Before You Light That Candle, Read This

Ambiance shouldn't come with air pollution — use these expert tips to make sure your home has a healthy glow. 

Sun salutation candle burning on a yoga block, with citrus, palo santo and flowers beside it

Every home style vibe — from minimalist modern to rustic country — has one decorative element in common: candles. And they aren’t just pretty accents; candles can create a relaxing atmosphere that transform any room into a sanctuary

They can also harm your health. The candle industry is unregulated, so there aren’t strict safety guidelines candlemakers need to adhere to. Because of that, most candles on the market are scented with synthetic fragrances that can contain dangerous chemical ingredients. That said, you can find “clean” candles made with natural, unadulterated ingredients that are nontoxic — if you know what to look for.  

Below, experts tell how to spot a safe pick:

1

Natural Wax

Many traditional synthetic candles are made of wax that is chock-full of chemicals. Two of the most common ones found are benzene, which is known to cause cancer, and the neurotoxin toluene, which affects the central nervous system, notes environmental toxin expert Tonya Harris

Sophia Ruan Gushée, author and host of The Practical Nontoxic Lifestyle podcast, adds: Hormone-disrupting phthalates and paraffin, a byproduct of petroleum, are two other toxic ingredients often used in synthetic candles.

So what type of wax should you look for? Harris recommends soy wax, beeswax or coconut wax. The key is that 100% of the candle is made from these natural waxes, as some companies blend in paraffin wax to make production more cost effective, warns Harris.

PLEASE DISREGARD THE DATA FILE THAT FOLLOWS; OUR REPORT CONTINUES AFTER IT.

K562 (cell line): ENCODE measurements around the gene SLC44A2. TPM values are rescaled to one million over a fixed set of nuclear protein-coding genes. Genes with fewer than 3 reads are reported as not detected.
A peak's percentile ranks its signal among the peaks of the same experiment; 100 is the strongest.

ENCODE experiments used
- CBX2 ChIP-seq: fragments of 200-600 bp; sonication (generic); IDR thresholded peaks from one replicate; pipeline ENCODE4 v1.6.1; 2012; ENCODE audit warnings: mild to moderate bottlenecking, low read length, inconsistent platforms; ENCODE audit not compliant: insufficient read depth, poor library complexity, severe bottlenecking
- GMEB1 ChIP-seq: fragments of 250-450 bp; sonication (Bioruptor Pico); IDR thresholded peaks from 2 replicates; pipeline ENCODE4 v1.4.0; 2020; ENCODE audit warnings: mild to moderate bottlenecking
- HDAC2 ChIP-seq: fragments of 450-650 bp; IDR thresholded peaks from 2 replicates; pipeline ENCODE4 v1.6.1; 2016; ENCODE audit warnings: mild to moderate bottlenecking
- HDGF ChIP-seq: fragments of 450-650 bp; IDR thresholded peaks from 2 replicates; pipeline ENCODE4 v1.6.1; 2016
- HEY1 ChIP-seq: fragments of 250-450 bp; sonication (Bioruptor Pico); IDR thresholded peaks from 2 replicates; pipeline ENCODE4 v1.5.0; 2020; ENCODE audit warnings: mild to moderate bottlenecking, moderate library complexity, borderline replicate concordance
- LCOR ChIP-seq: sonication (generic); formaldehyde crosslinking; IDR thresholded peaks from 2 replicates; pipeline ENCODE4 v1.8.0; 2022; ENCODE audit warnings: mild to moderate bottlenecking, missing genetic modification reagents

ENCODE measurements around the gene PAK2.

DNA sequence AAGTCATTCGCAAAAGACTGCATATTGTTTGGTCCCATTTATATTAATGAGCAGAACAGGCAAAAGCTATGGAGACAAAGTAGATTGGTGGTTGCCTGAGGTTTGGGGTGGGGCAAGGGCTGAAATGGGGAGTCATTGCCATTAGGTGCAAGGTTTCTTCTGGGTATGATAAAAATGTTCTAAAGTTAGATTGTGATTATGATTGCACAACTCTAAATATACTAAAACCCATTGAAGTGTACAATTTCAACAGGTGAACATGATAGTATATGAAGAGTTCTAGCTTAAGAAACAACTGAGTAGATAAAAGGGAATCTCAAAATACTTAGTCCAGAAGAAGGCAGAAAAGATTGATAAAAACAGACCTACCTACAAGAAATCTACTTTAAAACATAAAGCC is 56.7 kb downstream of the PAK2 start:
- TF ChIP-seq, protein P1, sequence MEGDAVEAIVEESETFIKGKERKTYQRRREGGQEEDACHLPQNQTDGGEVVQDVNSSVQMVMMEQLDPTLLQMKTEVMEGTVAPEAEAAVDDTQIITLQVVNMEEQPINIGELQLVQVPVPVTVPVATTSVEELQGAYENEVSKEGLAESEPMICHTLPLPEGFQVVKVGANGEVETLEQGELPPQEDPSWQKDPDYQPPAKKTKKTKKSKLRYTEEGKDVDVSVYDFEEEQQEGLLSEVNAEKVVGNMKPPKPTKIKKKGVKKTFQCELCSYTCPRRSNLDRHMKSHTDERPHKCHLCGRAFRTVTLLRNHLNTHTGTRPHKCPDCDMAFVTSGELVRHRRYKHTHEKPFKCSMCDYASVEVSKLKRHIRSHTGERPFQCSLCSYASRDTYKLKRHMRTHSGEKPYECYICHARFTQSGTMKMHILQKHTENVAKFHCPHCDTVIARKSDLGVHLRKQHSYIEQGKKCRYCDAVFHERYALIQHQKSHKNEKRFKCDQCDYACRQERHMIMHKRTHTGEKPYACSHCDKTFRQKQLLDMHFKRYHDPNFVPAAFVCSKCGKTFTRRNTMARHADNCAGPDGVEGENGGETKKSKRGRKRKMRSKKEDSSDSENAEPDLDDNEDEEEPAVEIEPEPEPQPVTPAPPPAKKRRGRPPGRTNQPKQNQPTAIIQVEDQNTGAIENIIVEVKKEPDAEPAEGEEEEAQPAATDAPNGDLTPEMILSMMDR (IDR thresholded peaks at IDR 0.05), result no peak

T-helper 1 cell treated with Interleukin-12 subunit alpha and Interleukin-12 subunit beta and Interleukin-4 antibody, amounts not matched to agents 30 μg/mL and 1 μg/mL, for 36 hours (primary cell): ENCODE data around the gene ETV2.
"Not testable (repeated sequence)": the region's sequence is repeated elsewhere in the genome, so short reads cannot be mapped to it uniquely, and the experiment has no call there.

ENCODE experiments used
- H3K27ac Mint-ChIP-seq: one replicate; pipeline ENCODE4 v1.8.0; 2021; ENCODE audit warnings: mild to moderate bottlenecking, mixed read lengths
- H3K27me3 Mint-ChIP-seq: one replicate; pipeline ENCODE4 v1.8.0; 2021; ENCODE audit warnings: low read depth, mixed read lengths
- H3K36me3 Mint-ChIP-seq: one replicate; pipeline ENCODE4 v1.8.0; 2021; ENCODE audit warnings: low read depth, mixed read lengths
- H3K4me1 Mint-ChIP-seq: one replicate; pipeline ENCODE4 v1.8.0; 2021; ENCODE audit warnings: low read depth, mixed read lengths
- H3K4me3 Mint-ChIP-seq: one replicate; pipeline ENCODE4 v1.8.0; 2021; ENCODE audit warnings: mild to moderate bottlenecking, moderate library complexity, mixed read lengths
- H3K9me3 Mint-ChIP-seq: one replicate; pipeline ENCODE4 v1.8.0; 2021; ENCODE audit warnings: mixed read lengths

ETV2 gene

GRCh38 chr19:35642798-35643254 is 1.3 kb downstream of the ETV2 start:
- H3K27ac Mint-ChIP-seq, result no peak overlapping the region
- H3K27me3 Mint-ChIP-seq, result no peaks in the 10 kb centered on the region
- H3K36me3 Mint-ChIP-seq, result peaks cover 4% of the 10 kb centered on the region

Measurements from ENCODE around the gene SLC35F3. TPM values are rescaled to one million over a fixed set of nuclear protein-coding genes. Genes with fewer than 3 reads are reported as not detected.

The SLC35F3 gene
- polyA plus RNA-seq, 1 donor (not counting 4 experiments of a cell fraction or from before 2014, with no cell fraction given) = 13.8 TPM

2

A Cotton Wick

Wicks may seem insignificant, but they can be a potential health hazard as well. "Wicks can contain toxic chemicals and heavy metals, including lead," says Gushée. One study discovered that burning traditional candles with lead wicks can result in indoor air concentration of lead above EPA-recommended thresholds. For that reason, Gushée and Harris both recommend buying candles with 100% cotton wicks.

3

Pure Scents

Any time you see the word "fragrance" on a candle, be wary— even if it's marketed as a clean candle. Why? "Fragrance can contain hundreds of chemicals," says Gushée. Companies are not obligated to disclose all the ingredients that are in their fragrances. (Nuts, right?)

Some people can have an allergic reaction (headaches, rashes, difficulty breathing) to artificial scents in candles, says Harris. “Those who don’t enjoy the fragrance from synthetic candles are probably sensitive to those chemicals," says Gushée, who advises avoiding added coloring dyes for this same reason. 

The safest option is an unscented candle, but if you crave an aroma, look for candles that are scented with natural ingredients, such as 100% pure essential oils.

Pro tip: Naturally scented candles may not smell quite as strong as traditional synthetic candles, but there are simple ways to amp up their aroma. Try lighting them in smaller rooms to contain the scent and place them away from air vents and open windows.


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BREATHE EASY

Lighting a candle can be a powerful and meaningful part of celebration, meditation, self-care rituals, religious ceremonies and more. But it pays to do your research before hitting "Add to Cart." Look for companies that are transparent about the ingredients they use (especially fragrances), even if the FDA doesn’t hold them to it. 

THE WELL's new Sun Salutation Candle ticks all the safety boxes — and has a divine mellow citrus scent.

  • 100% plant-based wax (coconut and sustainably harvested palm)
  • Lead-free cotton wick
  • Fragranced with pure essential oils and flower extracts (neroli, bergamot, sweet orange, lemon)
  • Free of parabens, phthalates, petroleum and added color
  • Bonus: You can repurpose the ceramic vessel as a planter, pen holder and more.

For more tips on creating a healthy home, read this


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